For immunocytochemistry, 15-20x104 sorted cells were seeded on a chamber slide and incubated for 48hrs. The cells were then fixed with 4% paraformaldehyde for 15 minutes before incubation with each antibody. Two hundred cancer cells were counted for each immunocytochemical assessment.
Details of antibodies; CD44: mouse monoclonal, clone 156-3C11 (Thermo Fisher Scientific), CD24: mouse monoclonal, clone SN3b (Thermo Fisher Scientific), ALDH1: mouse monoclonal, 44/ALDH (BD Biosciences).
Using JMP V.10.0.1 (SAS Institute, Cary, NC, USA), Kaplan-Meier curves were drawn for patient outcomes and the log rank test was applied to compare the curves. We utilized the two-sided Student’s t test to examine unpaired data for comparison of CSC marker expressions between primary and metastatic tumors. A p value less than 0.05 was taken to indicate a statistically significant difference.
Immunochemistry of CSCs extracted from a breast cancer cell line
To test whether the antibodies for IHC employed herein are feasible for evaluating cancer stemness, we first stained CSCs obtained from in vitro experiments (S1 Fig). CSCs were sorted from parental MDA-MB-231 cells, as described in our previous report , using flow cytometry with a combination of CD44 and CD24 antibodies, then split into chamber slides. The sorted cells had already been confirmed to have the ability to form xenografts, indicating the cells to be CSCs .
All CD44+/CD24- cells reacted to the CD44 antibody but not to the CD24 antibody, while 88% and 22% of parental cells were positive for these markers, respectively. As to ALDH1, 8% of CD44+/CD24- cells were positive for this protein, while 12% of parental cells expressed this marker.
We thus confirmed that the antibodies for IHC recognize CD44 and CD24 in in vitro cells and that the staining patterns of CSCs did indeed reflect CD44-positivity and CD24-negativity, despite these antibodies being different from those used for cell sorting.
CD44+/24- and ALDH1-positive rates differ according to intrinsic subtype
Next, primary tumors were immunohistochemically examined with double-staining for CD44 and CD24, or staining for ALDH1 alone. Representative images according to intrinsic subtype are shown in S2 Fig. The rates of being CD44+/24- and ALDH1(+) were both highest in TN tumors (S3 Fig). Populations of CD44+/24- cells were larger than those of ALDH1(+) cells, regardless of the intrinsic subtype. Among 38 luminal tumors, there were five HER2-positive cases and one of these five cases was CD44+/24- and ALDH1(+). The rate was similar to that observed in HER2-negative luminal cases.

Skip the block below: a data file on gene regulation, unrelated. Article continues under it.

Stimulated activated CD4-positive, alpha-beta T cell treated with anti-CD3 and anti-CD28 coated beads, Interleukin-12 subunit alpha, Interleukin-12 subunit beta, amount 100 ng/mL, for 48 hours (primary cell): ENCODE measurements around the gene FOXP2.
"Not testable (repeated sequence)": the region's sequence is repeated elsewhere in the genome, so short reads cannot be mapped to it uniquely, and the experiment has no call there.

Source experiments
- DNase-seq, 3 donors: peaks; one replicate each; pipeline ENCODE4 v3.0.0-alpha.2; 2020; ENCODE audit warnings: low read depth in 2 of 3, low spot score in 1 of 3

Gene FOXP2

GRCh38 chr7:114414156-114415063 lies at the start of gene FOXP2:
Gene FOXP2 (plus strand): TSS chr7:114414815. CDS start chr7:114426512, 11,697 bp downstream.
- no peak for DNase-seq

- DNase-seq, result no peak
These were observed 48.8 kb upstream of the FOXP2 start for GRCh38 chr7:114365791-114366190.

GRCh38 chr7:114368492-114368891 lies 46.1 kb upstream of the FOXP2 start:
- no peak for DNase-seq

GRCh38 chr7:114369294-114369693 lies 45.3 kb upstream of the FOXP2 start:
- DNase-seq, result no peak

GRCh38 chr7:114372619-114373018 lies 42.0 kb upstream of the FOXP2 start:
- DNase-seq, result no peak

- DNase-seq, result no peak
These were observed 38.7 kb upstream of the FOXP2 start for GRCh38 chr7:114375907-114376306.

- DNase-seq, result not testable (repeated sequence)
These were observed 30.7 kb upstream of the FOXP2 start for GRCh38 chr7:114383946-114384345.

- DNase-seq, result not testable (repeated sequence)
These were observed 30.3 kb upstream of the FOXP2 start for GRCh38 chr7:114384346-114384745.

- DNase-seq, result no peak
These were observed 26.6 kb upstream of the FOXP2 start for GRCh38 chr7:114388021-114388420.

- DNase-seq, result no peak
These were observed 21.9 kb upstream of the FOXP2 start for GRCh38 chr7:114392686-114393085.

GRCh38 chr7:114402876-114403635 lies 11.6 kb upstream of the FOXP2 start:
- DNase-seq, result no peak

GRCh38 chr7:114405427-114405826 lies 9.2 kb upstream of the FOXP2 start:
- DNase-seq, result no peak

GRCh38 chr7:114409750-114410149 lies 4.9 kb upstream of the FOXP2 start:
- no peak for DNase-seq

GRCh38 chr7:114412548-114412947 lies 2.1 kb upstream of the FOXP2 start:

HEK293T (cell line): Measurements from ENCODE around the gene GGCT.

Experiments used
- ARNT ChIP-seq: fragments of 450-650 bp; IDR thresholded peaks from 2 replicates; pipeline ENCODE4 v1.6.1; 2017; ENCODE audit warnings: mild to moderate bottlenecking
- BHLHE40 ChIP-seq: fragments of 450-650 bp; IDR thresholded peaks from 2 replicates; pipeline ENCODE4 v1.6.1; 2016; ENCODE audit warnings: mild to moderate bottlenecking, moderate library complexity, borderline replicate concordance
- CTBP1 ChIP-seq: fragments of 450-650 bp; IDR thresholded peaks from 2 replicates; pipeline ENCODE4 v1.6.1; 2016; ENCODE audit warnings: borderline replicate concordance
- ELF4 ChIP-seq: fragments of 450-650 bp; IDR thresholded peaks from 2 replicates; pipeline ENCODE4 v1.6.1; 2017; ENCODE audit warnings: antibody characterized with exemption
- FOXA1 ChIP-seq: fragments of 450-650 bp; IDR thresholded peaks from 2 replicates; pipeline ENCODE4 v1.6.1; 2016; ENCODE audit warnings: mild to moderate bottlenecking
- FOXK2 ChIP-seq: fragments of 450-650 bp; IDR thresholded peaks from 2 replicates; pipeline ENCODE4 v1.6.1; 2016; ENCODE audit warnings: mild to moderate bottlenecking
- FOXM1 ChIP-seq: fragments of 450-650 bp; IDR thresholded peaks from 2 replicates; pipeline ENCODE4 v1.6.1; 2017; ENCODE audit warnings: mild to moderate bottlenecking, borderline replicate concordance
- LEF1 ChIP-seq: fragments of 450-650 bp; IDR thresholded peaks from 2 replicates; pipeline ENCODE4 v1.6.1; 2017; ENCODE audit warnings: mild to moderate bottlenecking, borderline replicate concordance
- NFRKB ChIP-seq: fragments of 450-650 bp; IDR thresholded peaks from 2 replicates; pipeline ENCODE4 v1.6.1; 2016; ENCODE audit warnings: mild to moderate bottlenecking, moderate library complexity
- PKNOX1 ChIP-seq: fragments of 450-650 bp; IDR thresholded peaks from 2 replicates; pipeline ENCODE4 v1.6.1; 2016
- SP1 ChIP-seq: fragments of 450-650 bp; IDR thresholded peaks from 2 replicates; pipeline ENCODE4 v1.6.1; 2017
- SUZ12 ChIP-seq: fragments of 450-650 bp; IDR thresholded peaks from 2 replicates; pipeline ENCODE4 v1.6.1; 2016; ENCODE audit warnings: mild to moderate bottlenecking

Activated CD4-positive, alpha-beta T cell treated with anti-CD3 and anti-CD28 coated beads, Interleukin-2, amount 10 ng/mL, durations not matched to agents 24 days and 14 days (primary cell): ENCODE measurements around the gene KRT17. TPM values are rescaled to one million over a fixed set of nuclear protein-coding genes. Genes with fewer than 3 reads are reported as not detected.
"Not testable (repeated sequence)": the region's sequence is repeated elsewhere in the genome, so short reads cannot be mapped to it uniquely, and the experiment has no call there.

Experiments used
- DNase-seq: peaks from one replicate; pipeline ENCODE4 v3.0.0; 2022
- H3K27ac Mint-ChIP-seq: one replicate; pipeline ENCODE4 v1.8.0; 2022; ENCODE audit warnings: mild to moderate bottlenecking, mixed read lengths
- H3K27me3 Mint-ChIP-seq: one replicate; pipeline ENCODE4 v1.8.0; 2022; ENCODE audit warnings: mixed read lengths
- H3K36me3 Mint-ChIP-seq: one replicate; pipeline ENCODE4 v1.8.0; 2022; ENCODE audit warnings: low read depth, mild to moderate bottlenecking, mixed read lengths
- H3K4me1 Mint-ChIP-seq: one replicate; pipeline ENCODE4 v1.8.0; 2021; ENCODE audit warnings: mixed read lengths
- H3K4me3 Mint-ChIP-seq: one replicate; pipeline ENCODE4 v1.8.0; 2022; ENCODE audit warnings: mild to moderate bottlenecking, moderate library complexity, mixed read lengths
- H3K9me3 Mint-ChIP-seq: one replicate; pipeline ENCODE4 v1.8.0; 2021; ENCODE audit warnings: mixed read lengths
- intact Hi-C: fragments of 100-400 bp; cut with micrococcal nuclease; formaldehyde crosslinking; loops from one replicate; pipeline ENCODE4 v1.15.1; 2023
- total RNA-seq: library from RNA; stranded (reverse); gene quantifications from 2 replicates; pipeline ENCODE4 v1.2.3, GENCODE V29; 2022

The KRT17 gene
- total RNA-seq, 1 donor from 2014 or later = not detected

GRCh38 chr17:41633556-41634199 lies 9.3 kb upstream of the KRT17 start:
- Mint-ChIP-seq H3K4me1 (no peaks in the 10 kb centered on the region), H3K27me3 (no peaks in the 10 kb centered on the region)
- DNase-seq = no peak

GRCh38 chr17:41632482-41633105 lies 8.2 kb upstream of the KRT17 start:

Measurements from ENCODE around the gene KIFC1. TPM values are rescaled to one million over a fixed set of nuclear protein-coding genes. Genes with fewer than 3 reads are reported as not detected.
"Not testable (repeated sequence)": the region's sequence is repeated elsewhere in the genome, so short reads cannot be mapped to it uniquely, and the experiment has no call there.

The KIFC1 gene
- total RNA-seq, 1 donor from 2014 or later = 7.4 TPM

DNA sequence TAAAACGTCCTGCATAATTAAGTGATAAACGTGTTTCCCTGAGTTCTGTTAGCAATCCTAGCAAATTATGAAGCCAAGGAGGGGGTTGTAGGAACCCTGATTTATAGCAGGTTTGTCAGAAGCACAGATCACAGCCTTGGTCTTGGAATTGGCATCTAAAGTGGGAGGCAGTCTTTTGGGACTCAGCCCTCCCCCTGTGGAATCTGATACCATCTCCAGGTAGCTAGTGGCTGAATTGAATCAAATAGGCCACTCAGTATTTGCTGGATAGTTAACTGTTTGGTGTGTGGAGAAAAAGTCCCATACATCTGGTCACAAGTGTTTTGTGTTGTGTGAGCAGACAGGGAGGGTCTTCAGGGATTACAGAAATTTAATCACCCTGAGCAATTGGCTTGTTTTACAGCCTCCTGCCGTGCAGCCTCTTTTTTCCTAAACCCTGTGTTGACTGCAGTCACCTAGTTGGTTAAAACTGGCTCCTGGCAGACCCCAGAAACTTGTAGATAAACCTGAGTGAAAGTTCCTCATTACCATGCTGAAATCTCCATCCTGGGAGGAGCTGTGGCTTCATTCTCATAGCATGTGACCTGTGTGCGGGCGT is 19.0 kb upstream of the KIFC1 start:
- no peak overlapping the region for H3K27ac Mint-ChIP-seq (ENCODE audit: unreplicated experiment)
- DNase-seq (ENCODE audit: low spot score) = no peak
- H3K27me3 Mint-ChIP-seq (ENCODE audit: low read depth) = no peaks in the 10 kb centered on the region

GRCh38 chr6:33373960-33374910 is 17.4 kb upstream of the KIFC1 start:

CD44+/24- tumors were associated with different patient outcomes according to ER status
ER(+) patients with CD44+/24- tumors had significantly longer DFS than all other ER(+) patients during the 60-month median observation period (69 vs 36 months, p = 0.0047) (Fig 1). These results suggest that being CD44+/24- may indicate a tumor with luminal-type characteristics, for which postoperative endocrine therapy might be effective.
CD44+/24- tumors were associated with longer DFS (median 69 vs 36 months) in ER(+) patients (p<0.01). Conversely, OS was shorter in ER(-) patients (23 vs 47 months) (p<0.05).
On the other hand, CD44+/24- tumors were associated with shorter OS in ER(-) patients (23 vs 47 months, p = 0.032). Chemotherapy was likely to be ineffective in these tumors, considering that the patients were given only chemotherapies for recurrences, although a variety of treatment regimens had been administered for recurrent breast cancer.
As to ALDH1 staining, there was no survival difference between ALDH1(+) and (-) patients with ER(+) tumors (Fig 2). In ER(-) cases, ALDH1(+) tumors tended to be associated with longer DFS than ALDH1(-) tumors (23 vs 10 months), although the difference did not reach statistical significance. Taken together with the results shown in Figs 1D and 2C, our observations suggest that patients with CD44+/24- and ALDH1(-) tumors have the poorest outcomes among those with ER(-) tumors. Indeed, median DFS and OS of patients with such tumors tended to be shorter than those of all other ER(-) patients (30 vs 65 months and 60 vs 116 months, respectively) in our dataset.